Energetics



6.1 Exothermic and endothermic reactions

If a reaction produces heat (increases the temperature of the surroundings) it is exothermic. If the temperature of the reaction mixture decreases (ie heat is absorbed) then the reaction is endothermic.

Enthalpy of reaction -> the change in internal energy (H) through a reaction is ΔH.

The most stable state is where all energy has been released...therefore when going to a more stable state, energy will be released, and when going to a less stable state, energy will be gained. On an enthalpy level diagram, higher positions will be less stable (with more internal energy) therefore, if the product is lower, heat is released (more stable, ΔH is -ve) but if it is higher, heat is gained (less stable, ΔH is +ve).


6.2 Calculation of enthalpy changes

Change in energy = mass x specific heat capacity x change in temperature --> E = m x c x ΔT

Enthalpy changes (ΔH) are related to the number of mols in the reaction...if all the coefficients are doubled, then the value of ΔH will be doubled.

When a reaction is carried out in aqueous solution, the water will gain or lose heat from (or to) the reactants. Therefore, the change in energy, and so the ΔH value, can be calculated from E = m x c x ΔT where m is the mass of water present (kilograms), and c = 4.18 kJ Kg-1 K-1. The ΔH value can then be calculated back to find the molar enthalpy change for the reaction.

Experimental

A known mass of solution should be placed in a container, as insulated as possible, to prevent as much heat as possible from escaping. The temperature is measured continuously, the value used in the equation is the maximum change in temperature from the initial reading.

The result will be a change in temperature. This can be converted into a change in heat (or energy) by using the above equation E = m x c x ΔT.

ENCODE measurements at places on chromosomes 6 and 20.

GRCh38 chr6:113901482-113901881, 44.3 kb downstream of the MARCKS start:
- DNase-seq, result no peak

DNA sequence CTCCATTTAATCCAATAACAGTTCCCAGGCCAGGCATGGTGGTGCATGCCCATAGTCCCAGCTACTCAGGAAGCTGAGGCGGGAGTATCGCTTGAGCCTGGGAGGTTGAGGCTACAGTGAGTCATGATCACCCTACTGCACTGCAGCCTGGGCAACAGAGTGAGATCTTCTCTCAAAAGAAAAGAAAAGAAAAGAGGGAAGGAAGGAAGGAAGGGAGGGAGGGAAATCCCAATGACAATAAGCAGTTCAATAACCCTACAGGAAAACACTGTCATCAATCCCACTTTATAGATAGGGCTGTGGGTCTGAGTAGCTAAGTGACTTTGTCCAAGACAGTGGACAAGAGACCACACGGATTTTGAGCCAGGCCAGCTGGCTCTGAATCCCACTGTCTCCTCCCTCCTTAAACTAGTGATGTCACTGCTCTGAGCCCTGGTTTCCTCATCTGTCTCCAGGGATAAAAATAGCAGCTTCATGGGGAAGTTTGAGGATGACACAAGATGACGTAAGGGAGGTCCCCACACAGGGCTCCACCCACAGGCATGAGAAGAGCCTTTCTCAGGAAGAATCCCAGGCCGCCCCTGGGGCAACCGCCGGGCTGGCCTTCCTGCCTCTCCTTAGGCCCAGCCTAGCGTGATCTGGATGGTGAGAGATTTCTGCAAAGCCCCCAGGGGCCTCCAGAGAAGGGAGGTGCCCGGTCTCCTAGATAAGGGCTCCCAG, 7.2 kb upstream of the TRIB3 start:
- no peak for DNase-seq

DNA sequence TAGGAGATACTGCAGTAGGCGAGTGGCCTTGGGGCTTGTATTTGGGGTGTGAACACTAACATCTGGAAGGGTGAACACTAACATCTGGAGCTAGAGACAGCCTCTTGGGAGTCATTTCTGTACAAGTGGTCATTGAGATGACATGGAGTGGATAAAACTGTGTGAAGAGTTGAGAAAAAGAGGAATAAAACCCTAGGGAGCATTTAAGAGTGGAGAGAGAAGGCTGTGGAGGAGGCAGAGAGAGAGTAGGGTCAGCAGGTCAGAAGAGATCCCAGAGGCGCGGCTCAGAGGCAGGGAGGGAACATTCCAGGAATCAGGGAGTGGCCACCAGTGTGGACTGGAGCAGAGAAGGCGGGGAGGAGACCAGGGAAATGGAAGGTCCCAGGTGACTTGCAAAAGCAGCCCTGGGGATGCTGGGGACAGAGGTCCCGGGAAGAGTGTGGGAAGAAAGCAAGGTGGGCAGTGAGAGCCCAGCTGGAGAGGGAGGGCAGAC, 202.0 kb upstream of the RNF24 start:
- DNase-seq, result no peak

Δ-H may then be calculated for the amount of reactants present, and then this can be used to calculate for a given number of mols.


6.3 Hess' Law

Hess' Law states that the total enthalpy change between given reactants and products is that same regardless of any intermediate steps (or the reaction pathway).

Any equations can be mathematically manipulated using the four rules of number to construct other equations.

Examples.


6.4 Bond enthalpy and bond dissociation enthalpy

Bond dissociation enthalpy is the enthalpy change when one mole of specific bonds are broken.

X-Y(g) -> X(g) + Y(g) : ΔH(dissociation).

Bond enthalpy is the average value of a particular tye of bond which has been measured over a range of molecules.

Example:

CH4 has four C-H bonds, and so will have four different bond dissociation enthalpies corresponding to the following bonds breaking:

CH4 --> CH3 + H

CH3 --> CH2 + H

CH2 --> CH + H

CH   --> C + H

the C-H bond enthalpy is the average value of the four bond dissociation enthalpies.

Bond energies (enthalpies) can be used to calculate unknown enthalpy changes in reactions where only a few bonds are being formed/broken.

Bonds broken (left hand side) - bonds formed (right hand side) = enthalpy change for the reaction.
(all bond values positive)